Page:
The use of an UNBUFFER 74HC04 is required to make the first hex inverter into an amplifier. The 2K and 47K ohm resistors make the first Hex inverter look like an inverting amp with a gain of about 23.5. This allows 0.5 volts to overdrive the hex inverter/amp to acheive full logic transiston. The analog input signal is being conveted to a logic level digital signal by this stage The next hex inverter speeds up this logic transistion rise and fall times and buffers the first hex inverter/amplifier stage to drive the other logic. No capacitors are required at the schmitt trigger type inputs on the Crystal semiconductor inputs since they are now being driven at logic level inputs that swing between 0 and 5 volts. Do not use an inverter to drive the other reciever input as the unequal propagation delay to the receiver inputs due to the extra inverter to the screws up the sound. This circuit works quite well and was proof to me that Mr. Nixon is a talented designer. ( that and an amazing amout of excellent advice on audio design he has given me over the years! )

You would not believe the input circuits I have seen on some very famous and expensive DACs. I once very noticably iimproved the sound of a 5000 dollar DAC by removing half a dozen parts from the digital input circuit. Oh it had a nice 75 ohm BNC connector on the input, but input circuit didn 't even look close to a 75 ohms resistive input Jocko and I laugh are butts off when we see DACs with 50 ohm BNC connectors wired to input receivers with 4 inches of 110 ohm twisted pair wire. Impedance matched input? I don't think so! I have measured everything from 35 to 150 ohms on a "75 ohm" digital input. That and inductors, capacitors, relays, switches, and wire or printed circut board traces that were not 75 ohms; allowed me to sell quite few of my external input buffers to the owners of some very expensive DACs.


"resistor/cap network in the RCA connector" That might be because it is an inductor and resistor required for an RCA plug, Elso.......

The problem with BNC connectors is that some are made of pretty nasty materials compared to a good Cardas RCA connector. That and a typical RCA BNC adaptor that gets used when mixing RCA and BNC connectored equipment are the kiss of death for a digital interface. They sound really bad and I sold over a hundred custom adaptors made from Cardas and Canare connectors to lots of happy customers. Digital cable with an RCA on one end and BNC on the other cannot be reversed. Digital cables are often very audible for direction as the cable does not maintain the same caractistic impedance down its length and the termination impedance at the connector varies somwhat.
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Old 13th March 2003, 07:14 PM   #36
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Question Amazed

Hi fred,
I am very amazed Scott Nixon did not incorporate the 74HCU04/74HC86 frontend for the CS8412 in his DAC-Kit. The cost is minimal. And still is using the RCA for SPDIF input without the inductor and resistor network you so kindly corrected me on.....
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Old 13th March 2003, 07:45 PM   #37
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Slightly off topic, so please indulge me for a moment:

Why is there such an obsession with SPDIF?
I know it's the domestic common format, but this is DIY, we can do as we want

Doesn't anyone use balanced AES /EBU format with XLR's (at 5v P-P)?
This is a super format that goes for enormous distances with minimal deterioration. You can directly couple into the Crystal receivers, so there are a minimum of stages.

I use pulse transformers at each end, and standard 110 ohm balanced cable. The voltage waveform looks imperfect because of the pulse transfomers' reactance, but the current waveform looks just fine.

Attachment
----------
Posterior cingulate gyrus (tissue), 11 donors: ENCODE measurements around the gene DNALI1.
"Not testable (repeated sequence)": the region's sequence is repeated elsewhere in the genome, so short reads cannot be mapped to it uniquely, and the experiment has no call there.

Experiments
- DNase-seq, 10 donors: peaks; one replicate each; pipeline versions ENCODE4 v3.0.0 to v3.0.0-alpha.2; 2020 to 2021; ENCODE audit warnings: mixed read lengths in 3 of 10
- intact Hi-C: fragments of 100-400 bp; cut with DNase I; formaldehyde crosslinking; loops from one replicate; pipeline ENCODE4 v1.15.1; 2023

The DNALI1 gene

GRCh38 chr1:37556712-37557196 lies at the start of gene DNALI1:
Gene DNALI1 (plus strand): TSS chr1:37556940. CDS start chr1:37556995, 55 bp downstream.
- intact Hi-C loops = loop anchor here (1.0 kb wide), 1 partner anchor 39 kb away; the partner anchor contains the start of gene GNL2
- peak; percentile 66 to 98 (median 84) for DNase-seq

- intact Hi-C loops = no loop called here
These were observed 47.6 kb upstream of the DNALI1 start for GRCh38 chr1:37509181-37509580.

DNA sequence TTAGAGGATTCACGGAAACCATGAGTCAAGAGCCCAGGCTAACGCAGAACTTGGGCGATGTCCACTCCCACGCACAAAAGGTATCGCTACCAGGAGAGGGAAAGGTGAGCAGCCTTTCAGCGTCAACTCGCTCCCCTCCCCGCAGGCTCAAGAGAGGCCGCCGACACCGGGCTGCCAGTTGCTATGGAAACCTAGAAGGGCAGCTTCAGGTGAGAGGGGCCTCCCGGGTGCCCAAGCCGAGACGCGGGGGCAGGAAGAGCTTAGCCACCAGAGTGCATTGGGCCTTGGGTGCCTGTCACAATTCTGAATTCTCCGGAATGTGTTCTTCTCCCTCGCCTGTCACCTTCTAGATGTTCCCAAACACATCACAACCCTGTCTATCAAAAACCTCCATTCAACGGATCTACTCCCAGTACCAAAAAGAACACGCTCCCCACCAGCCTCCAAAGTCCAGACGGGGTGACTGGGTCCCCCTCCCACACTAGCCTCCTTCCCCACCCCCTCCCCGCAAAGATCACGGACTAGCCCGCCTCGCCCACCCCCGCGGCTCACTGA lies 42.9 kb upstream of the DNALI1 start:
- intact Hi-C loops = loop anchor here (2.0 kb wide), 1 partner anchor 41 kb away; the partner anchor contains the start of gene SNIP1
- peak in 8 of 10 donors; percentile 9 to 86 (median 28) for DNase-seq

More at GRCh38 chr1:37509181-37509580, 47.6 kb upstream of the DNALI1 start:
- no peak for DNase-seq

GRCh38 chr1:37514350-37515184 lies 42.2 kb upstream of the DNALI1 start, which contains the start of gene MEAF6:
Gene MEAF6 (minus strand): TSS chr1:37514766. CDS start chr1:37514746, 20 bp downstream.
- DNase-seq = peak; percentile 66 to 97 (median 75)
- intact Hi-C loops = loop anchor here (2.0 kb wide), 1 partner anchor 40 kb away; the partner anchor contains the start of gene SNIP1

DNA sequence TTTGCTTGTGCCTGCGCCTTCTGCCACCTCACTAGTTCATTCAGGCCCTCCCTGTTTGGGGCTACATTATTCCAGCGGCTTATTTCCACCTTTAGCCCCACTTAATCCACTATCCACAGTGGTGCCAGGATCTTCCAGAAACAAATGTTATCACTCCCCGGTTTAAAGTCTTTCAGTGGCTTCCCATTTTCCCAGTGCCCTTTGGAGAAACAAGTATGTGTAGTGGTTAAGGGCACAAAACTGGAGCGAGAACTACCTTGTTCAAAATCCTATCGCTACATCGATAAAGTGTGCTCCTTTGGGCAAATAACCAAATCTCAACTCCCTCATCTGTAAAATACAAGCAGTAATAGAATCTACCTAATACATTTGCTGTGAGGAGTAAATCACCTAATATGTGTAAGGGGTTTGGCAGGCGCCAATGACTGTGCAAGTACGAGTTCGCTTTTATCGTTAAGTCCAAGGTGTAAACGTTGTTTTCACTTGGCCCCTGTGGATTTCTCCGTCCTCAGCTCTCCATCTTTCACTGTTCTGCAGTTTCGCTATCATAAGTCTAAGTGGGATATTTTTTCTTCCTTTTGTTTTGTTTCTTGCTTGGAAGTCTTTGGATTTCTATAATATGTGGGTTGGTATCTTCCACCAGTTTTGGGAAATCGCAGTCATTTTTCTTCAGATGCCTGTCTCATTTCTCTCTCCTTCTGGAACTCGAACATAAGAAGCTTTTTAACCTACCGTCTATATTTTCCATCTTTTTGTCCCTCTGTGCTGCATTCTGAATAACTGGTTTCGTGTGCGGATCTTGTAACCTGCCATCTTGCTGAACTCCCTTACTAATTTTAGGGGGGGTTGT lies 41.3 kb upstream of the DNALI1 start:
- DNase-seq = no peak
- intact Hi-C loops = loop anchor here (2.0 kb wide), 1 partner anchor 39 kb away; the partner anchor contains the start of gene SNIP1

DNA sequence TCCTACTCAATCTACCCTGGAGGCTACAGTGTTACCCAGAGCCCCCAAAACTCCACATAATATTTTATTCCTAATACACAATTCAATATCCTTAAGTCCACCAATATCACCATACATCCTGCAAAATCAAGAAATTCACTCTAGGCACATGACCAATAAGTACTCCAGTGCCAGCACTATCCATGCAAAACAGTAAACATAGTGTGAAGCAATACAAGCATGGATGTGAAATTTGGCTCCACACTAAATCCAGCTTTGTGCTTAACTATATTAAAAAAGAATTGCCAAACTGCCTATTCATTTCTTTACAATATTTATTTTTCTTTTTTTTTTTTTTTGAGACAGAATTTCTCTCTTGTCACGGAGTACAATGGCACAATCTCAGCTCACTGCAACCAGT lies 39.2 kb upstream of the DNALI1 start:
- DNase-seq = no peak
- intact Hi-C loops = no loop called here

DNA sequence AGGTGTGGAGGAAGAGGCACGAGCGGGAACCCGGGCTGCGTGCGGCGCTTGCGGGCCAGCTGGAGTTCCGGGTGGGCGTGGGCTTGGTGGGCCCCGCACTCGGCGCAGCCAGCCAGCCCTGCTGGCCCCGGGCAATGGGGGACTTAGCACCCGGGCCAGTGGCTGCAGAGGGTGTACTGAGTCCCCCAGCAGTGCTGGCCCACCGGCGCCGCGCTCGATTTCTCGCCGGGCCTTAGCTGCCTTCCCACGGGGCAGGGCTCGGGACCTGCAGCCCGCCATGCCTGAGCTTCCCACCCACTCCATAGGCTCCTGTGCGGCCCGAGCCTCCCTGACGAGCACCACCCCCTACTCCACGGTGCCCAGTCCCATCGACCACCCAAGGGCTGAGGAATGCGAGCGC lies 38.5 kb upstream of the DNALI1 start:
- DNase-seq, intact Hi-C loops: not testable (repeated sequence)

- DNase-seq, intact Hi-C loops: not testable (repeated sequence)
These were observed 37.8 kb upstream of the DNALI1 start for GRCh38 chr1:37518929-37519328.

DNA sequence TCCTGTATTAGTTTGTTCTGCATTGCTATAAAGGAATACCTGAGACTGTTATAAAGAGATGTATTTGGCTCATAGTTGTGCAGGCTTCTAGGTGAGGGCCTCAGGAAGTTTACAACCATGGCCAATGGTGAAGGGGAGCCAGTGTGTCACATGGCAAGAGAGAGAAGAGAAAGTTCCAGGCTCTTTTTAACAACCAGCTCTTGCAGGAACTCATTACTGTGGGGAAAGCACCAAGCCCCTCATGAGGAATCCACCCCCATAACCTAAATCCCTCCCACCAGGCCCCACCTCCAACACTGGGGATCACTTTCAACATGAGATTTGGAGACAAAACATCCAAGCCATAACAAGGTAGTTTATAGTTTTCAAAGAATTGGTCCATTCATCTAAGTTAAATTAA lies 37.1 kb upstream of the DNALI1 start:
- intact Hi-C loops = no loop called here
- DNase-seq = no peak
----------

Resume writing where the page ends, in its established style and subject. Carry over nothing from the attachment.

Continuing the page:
I have an adjective deficiency for describing sound, so I respectfully suggest you try it yourselves.

Thank you for your time..

Cheers,
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Old 13th March 2003, 07:48 PM   #38
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Default driving cs8412 differentially ... again

quote from Fred
>Do not use an inverter to drive the other reciever input as the
>unequal propagation delay to the receiver inputs due to the
>extra inverter to the screws up the sound. This circuit works
>quite well and was proof to me that ...

I'm still trying to get my head round this. Please could someone help me on this ...

Is Fred referring to the schematic earlier in this thread and saying that the second gate of the 74HC86 should NOT be used to drive the CS8412 differentially because it produces a bad effect by introducing unequal propagation delays?

Or is he saying DO use a 74HC86, because the alternative of doing it via an inverter produces the bad effect.
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Old 13th March 2003, 08:00 PM   #39
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You've got it right the second time round.
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Old 13th March 2003, 08:06 PM   #40
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Smile Re: driving cs8412 differentially ... again

Quote:
Originally posted by PhilW
quote from Fred
>Do not use an inverter to drive the other reciever input as the
>unequal propagation delay to the receiver inputs due to the
>extra inverter to the screws up the sound. This circuit works
>quite well and was proof to me that ...

I'm still trying to get my head round this. Please could someone help me on this ...

Is Fred referring to the schematic earlier in this thread and saying that the second gate of the 74HC86 should NOT be used to drive the CS8412 differentially because it produces a bad effect by introducing unequal propagation delays?

Or is he saying DO use a 74HC86, because the alternative of doing it via an inverter produces the bad effect.
Hi Philw,
I believe the second circuit I posted is the correct one as Fred meant. The trick with the 74HC86 is the inverted and non-inverted signal pass the same number of stages which is not the case if you use a extra inverter to obtain the inverted signal.
It was used in the Pass DAC D1 schematic to obtain inverted and non-inverted DATA!

John,
The schematic I made with the OPA603 and the AD8561 comparator is totally off AES/EBUnorm. It produces a 2.5V signal at the input of the comparator. I feel coax cable is better suitable and defined than 110 Ohm twisted cable. Jocko told me the latter is hopeless or words of the same meaning.